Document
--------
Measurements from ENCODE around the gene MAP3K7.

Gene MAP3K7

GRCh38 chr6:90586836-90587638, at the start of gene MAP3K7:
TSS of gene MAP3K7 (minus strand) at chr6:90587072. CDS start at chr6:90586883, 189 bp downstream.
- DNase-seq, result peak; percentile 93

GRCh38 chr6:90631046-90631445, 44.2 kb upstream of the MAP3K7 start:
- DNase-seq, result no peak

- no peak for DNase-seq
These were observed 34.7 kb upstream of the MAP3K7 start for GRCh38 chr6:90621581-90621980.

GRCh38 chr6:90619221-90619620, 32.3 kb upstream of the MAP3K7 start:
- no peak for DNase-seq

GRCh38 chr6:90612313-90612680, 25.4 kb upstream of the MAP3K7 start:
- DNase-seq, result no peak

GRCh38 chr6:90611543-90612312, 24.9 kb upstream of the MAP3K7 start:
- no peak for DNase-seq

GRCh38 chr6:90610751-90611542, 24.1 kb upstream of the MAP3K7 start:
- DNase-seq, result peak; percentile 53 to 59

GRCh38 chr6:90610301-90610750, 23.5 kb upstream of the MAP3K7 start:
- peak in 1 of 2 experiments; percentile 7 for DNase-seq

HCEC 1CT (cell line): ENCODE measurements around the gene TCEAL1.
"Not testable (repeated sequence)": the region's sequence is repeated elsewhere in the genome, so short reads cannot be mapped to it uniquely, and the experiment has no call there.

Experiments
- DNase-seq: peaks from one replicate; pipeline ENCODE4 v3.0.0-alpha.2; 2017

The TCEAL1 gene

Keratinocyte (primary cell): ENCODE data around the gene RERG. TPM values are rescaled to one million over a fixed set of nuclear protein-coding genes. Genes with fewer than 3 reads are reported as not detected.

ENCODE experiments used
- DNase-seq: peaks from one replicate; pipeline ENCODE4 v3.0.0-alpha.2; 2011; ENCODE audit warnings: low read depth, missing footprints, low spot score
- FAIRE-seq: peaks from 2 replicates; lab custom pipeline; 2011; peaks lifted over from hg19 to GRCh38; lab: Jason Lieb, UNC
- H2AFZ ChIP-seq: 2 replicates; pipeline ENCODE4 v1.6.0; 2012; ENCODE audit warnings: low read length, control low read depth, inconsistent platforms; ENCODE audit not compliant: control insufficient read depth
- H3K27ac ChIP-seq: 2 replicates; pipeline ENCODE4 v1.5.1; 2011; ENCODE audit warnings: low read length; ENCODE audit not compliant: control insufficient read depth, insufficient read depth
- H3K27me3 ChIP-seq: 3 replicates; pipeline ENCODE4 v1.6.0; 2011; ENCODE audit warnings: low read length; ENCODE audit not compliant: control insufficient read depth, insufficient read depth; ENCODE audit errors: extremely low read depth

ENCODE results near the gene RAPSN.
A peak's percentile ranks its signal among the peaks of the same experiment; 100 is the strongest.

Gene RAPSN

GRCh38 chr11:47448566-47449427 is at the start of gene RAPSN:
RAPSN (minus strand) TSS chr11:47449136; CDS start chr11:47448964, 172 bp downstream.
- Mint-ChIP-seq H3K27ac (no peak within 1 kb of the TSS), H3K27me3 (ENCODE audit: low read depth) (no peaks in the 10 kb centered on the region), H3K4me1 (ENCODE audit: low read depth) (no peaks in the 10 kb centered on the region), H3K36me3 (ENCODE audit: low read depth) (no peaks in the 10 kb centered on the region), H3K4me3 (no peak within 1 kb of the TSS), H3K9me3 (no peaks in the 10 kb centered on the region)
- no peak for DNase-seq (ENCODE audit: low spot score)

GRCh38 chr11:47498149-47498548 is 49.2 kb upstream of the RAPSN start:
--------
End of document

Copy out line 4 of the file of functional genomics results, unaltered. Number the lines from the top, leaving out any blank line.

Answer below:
TSS of gene MAP3K7 (minus strand) at chr6:90587072. CDS start at chr6:90586883, 189 bp downstream.